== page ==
Software Engineer vs Software Developer: Which is “Best”?


has many ears, software developer and software engineer may look like interchangeable terms. In certain contexts and to a certain extent, they are. But there are also important differences between these two terms. Depending on your goals and priorities, calling yourself a software engineer rather than a developer (or vice versa) can make the difference.

Here’s why.

Software Engineer vs Software Developer: A Brief History of Two Terms

To understand how we talk about software engineer versus software developer today, it helps to look at the surprising historical differences between the two terms.

from google Ngram Viewerwhich records the frequency of appearance of given terms in books published each year (in particular, books indexed by Google), shows that the term software engineer has been in use since the 1960s. Its popularity steadily increased until around the year 2000, when it declined somewhat. (The data here probably reflects the bursting of the dotcom bubble, which presumably reduced the total number of books dealing with programming in any way.)

In contrast, software developer did not enter service until around 1980, although its popularity grew rapidly by then. It peaked in the 1990s and then declined precipitously – more than software engineer did – around the time the dotcom bubble burst.

Software Engineer vs. Developer 2.png

If you look closely enough, you will also see that software engineer is used about three times more often than software developer in books published in recent years today.

It’s far from perfect data, of course. It only represents appearances of terms in books indexed by Google, and it does not take into account the contexts in which authors might use the term. developer alone instead of software developer.

Yet we can draw the high-level conclusion that the term software engineer is significantly older–and, overall, probably more popular–than software developer.

For what it’s worth, Google Trends – another very imperfect but still useful measure of term popularity – affirms the idea that software engineer is the most popular term. Here is the relative trend of the two terms from 2004 to present:

Software Engineer vs. Developer 3.png

Software engineer vs developer today

The data above are anecdotal examples of how people are currently discussing the differences between software engineering and software developer. In many cases, these discussions attribute the greatest prestige and value to software engineers.

For example, codegiant writes that software engineers are the “real business” and “watchdogs”, responsible for integrating code written by software developers.

Software engineer vs developer salary

The fact that software engineers are paid more than software developers is another indicator of a common misconception that software engineering is the most complex and valuable type of coding work.

If you are a coder, then the takeaway here should be clear: you are likely to earn more money and get more interesting work if you present yourself as a software engineer rather than a software developer.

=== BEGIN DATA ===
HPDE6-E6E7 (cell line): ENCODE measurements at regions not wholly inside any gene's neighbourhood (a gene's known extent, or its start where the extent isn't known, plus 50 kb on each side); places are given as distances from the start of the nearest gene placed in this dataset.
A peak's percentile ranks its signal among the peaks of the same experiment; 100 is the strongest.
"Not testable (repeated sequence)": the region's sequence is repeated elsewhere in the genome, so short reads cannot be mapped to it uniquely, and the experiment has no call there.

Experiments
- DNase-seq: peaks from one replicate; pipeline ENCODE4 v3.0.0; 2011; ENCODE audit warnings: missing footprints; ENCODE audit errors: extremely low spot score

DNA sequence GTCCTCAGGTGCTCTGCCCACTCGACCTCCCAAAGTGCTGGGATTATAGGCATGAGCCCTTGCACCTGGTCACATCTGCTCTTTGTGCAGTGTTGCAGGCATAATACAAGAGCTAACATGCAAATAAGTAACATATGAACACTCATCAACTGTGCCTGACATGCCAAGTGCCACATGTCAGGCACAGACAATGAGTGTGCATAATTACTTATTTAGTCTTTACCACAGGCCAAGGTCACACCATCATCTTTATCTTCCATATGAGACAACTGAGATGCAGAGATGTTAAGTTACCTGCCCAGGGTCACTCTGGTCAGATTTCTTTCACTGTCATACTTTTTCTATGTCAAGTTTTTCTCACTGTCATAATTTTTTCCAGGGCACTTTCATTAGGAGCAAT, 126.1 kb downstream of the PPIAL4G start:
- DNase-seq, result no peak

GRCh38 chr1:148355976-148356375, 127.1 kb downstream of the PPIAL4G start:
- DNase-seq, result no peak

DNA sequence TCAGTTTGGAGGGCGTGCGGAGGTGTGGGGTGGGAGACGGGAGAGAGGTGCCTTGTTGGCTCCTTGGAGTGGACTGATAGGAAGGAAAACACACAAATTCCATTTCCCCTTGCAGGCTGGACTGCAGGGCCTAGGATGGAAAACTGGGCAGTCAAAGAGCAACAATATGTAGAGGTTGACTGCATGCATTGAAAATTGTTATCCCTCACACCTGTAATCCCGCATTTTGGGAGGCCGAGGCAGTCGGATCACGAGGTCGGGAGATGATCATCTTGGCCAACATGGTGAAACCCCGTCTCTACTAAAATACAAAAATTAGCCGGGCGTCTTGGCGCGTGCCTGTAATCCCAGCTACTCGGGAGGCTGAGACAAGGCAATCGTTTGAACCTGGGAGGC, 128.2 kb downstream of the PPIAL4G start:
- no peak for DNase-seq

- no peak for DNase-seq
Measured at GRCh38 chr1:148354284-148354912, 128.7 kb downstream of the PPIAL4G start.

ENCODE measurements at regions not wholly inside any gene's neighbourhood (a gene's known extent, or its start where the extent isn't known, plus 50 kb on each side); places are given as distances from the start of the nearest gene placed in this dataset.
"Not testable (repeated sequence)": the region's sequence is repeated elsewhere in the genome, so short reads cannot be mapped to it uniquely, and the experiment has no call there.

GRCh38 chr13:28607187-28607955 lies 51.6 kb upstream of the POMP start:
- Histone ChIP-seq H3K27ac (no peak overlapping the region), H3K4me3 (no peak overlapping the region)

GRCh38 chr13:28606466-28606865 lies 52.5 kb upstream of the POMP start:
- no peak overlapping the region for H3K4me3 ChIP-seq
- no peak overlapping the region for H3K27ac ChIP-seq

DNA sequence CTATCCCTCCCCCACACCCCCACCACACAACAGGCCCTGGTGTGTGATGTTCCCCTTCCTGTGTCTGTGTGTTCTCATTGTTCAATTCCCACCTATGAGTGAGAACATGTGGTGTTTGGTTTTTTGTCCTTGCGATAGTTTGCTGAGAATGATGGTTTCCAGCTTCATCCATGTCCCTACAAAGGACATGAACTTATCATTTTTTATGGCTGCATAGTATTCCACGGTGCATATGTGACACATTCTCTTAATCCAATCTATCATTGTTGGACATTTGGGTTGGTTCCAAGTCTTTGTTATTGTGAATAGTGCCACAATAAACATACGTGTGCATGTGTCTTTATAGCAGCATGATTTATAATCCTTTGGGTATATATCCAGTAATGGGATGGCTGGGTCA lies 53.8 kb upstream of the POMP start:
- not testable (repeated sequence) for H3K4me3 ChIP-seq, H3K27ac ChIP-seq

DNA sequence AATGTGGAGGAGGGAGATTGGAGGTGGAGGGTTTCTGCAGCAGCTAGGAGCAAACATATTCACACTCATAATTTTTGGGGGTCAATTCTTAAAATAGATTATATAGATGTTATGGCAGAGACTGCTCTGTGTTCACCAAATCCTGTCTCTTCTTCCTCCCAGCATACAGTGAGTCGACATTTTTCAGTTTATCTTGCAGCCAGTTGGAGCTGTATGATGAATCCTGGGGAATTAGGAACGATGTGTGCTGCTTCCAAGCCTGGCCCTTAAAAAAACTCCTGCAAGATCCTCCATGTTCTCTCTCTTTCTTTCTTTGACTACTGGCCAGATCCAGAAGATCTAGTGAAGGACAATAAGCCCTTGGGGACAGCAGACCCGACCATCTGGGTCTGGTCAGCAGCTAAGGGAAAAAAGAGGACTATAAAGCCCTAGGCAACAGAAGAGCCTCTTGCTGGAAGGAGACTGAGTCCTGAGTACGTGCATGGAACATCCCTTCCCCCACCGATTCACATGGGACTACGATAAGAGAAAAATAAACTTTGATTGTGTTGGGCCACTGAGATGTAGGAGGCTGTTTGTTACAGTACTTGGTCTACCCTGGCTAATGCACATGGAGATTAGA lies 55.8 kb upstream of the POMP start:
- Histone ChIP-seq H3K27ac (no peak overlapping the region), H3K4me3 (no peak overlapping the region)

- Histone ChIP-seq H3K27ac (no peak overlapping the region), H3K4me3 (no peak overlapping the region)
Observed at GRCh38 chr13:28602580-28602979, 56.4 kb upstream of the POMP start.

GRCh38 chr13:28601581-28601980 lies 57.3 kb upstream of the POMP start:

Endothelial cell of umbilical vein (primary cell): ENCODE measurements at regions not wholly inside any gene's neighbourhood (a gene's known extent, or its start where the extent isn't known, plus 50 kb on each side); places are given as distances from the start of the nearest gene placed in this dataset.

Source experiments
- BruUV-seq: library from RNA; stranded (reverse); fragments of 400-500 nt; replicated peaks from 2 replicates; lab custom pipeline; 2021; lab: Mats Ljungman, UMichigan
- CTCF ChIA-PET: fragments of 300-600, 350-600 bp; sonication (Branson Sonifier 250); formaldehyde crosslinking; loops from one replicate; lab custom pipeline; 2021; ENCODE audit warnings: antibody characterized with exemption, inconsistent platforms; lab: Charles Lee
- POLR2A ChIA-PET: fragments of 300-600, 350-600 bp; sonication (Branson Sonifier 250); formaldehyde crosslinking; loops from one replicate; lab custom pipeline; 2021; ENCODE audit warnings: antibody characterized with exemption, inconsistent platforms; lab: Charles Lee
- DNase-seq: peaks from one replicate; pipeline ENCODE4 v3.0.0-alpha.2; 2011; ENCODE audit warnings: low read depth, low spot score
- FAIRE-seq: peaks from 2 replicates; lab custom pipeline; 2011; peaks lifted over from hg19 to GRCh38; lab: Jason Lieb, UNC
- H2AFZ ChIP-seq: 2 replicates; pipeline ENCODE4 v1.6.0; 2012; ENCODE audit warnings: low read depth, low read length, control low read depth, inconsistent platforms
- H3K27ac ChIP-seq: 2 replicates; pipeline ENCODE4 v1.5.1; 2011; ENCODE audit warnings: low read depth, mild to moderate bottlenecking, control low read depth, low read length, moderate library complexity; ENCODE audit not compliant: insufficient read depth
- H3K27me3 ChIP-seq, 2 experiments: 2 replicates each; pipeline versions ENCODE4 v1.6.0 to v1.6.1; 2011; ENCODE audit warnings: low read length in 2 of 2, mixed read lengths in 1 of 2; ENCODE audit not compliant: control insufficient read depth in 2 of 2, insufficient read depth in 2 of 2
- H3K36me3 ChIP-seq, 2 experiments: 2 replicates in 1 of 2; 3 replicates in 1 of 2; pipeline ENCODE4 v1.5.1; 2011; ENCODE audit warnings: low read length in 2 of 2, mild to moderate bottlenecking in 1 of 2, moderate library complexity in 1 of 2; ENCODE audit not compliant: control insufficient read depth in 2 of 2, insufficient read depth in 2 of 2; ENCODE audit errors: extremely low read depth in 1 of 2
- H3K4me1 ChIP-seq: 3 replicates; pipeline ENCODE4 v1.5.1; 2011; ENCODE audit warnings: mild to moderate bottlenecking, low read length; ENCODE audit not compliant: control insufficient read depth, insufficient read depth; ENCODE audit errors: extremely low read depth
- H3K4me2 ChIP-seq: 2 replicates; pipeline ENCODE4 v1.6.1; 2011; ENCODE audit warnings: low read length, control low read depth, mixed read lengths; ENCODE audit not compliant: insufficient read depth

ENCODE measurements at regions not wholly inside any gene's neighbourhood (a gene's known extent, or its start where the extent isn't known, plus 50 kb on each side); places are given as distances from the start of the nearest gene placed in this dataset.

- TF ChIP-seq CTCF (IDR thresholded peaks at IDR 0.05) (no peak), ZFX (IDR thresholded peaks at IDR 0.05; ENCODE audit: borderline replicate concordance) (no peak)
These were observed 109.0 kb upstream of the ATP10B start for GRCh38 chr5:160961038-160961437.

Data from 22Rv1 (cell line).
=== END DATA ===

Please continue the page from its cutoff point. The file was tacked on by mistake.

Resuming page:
Become a Software Engineer vs Software Developer

This lesson may seem quite simple. But things get complicated when you think about what it actually takes to become a software engineer, as opposed to a developer.

Preparation-wise, the two terms or job titles seem to be the same. Most colleges and universities that teach programming give their students degrees in “computer science” (which is another very confusing term, but I digress). Graduates with these degrees can call themselves either software developers or software engineers, depending on their wishes. In other words, it’s not like you need a degree in software engineering specifically to be a software engineer.

There is also no obvious difference between the skills you actually need to be a software engineer and a developer. A programmer working under either title will need in-depth knowledge of programming languages, application architectures, DevOps concepts etc

This means that, to a large extent, coders can call themselves whatever they want, regardless of their specific background or skill set. So if you want to be a software engineer because it can improve your career trajectory, start describing yourself as such.

And if you’re already in a software developer role but want to upgrade to a software engineer, there’s nothing stopping you from doing that either, other than having to explain in a job interview how your experience in as a developer prepares you to be an engineer. But that shouldn’t be too difficult: if you focus on your experience with software architectures and more general programming tasks, you’ll look like an engineer quite easily.

Software Engineer vs Software Developer: A Difference That Only Matters If You Allow It

In short, there is a clear difference in the popular mind between software development and software engineering. The latter is held in somewhat higher esteem.

But the good news is that, when it comes to the actual skills and work associated with each role, there arguably isn’t much of a significant difference. If you want to be a software engineer, go ahead and be a software engineer.


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